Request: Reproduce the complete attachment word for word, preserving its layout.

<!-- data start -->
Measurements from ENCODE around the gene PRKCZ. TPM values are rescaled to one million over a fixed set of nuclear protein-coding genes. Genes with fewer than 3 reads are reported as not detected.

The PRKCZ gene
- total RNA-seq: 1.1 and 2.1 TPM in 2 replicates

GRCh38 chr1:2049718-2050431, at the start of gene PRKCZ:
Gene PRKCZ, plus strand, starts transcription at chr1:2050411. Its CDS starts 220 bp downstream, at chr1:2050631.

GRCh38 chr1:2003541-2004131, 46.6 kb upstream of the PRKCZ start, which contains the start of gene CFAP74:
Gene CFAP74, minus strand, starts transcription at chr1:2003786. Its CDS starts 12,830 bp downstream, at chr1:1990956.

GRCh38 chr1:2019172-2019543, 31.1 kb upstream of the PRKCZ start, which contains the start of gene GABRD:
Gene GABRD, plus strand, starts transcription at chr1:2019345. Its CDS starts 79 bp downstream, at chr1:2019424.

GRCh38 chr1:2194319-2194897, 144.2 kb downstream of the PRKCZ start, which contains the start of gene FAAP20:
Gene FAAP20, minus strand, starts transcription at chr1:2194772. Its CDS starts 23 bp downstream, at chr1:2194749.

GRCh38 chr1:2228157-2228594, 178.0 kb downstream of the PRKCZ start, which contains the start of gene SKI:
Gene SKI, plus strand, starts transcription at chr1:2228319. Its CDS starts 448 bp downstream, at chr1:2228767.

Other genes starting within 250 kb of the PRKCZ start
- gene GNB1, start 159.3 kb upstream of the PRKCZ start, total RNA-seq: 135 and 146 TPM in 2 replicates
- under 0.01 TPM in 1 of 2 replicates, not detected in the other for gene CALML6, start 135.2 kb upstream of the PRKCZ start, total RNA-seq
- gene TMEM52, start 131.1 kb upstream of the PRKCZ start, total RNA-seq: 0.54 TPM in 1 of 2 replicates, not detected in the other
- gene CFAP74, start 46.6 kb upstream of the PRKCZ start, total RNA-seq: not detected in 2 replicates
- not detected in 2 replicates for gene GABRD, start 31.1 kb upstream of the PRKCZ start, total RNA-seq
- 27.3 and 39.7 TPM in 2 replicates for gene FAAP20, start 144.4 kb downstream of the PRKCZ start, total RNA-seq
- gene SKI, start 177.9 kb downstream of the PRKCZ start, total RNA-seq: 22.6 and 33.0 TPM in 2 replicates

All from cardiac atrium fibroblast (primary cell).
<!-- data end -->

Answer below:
Measurements from ENCODE around the gene PRKCZ. TPM values are rescaled to one million over a fixed set of nuclear protein-coding genes. Genes with fewer than 3 reads are reported as not detected.

The PRKCZ gene
- total RNA-seq: 1.1 and 2.1 TPM in 2 replicates

GRCh38 chr1:2049718-2050431, at the start of gene PRKCZ:
Gene PRKCZ, plus strand, starts transcription at chr1:2050411. Its CDS starts 220 bp downstream, at chr1:2050631.

GRCh38 chr1:2003541-2004131, 46.6 kb upstream of the PRKCZ start, which contains the start of gene CFAP74:
Gene CFAP74, minus strand, starts transcription at chr1:2003786. Its CDS starts 12,830 bp downstream, at chr1:1990956.

GRCh38 chr1:2019172-2019543, 31.1 kb upstream of the PRKCZ start, which contains the start of gene GABRD:
Gene GABRD, plus strand, starts transcription at chr1:2019345. Its CDS starts 79 bp downstream, at chr1:2019424.

GRCh38 chr1:2194319-2194897, 144.2 kb downstream of the PRKCZ start, which contains the start of gene FAAP20:
Gene FAAP20, minus strand, starts transcription at chr1:2194772. Its CDS starts 23 bp downstream, at chr1:2194749.

GRCh38 chr1:2228157-2228594, 178.0 kb downstream of the PRKCZ start, which contains the start of gene SKI:
Gene SKI, plus strand, starts transcription at chr1:2228319. Its CDS starts 448 bp downstream, at chr1:2228767.

Other genes starting within 250 kb of the PRKCZ start
- gene GNB1, start 159.3 kb upstream of the PRKCZ start, total RNA-seq: 135 and 146 TPM in 2 replicates
- under 0.01 TPM in 1 of 2 replicates, not detected in the other for gene CALML6, start 135.2 kb upstream of the PRKCZ start, total RNA-seq
- gene TMEM52, start 131.1 kb upstream of the PRKCZ start, total RNA-seq: 0.54 TPM in 1 of 2 replicates, not detected in the other
- gene CFAP74, start 46.6 kb upstream of the PRKCZ start, total RNA-seq: not detected in 2 replicates
- not detected in 2 replicates for gene GABRD, start 31.1 kb upstream of the PRKCZ start, total RNA-seq
- 27.3 and 39.7 TPM in 2 replicates for gene FAAP20, start 144.4 kb downstream of the PRKCZ start, total RNA-seq
- gene SKI, start 177.9 kb downstream of the PRKCZ start, total RNA-seq: 22.6 and 33.0 TPM in 2 replicates

All from cardiac atrium fibroblast (primary cell).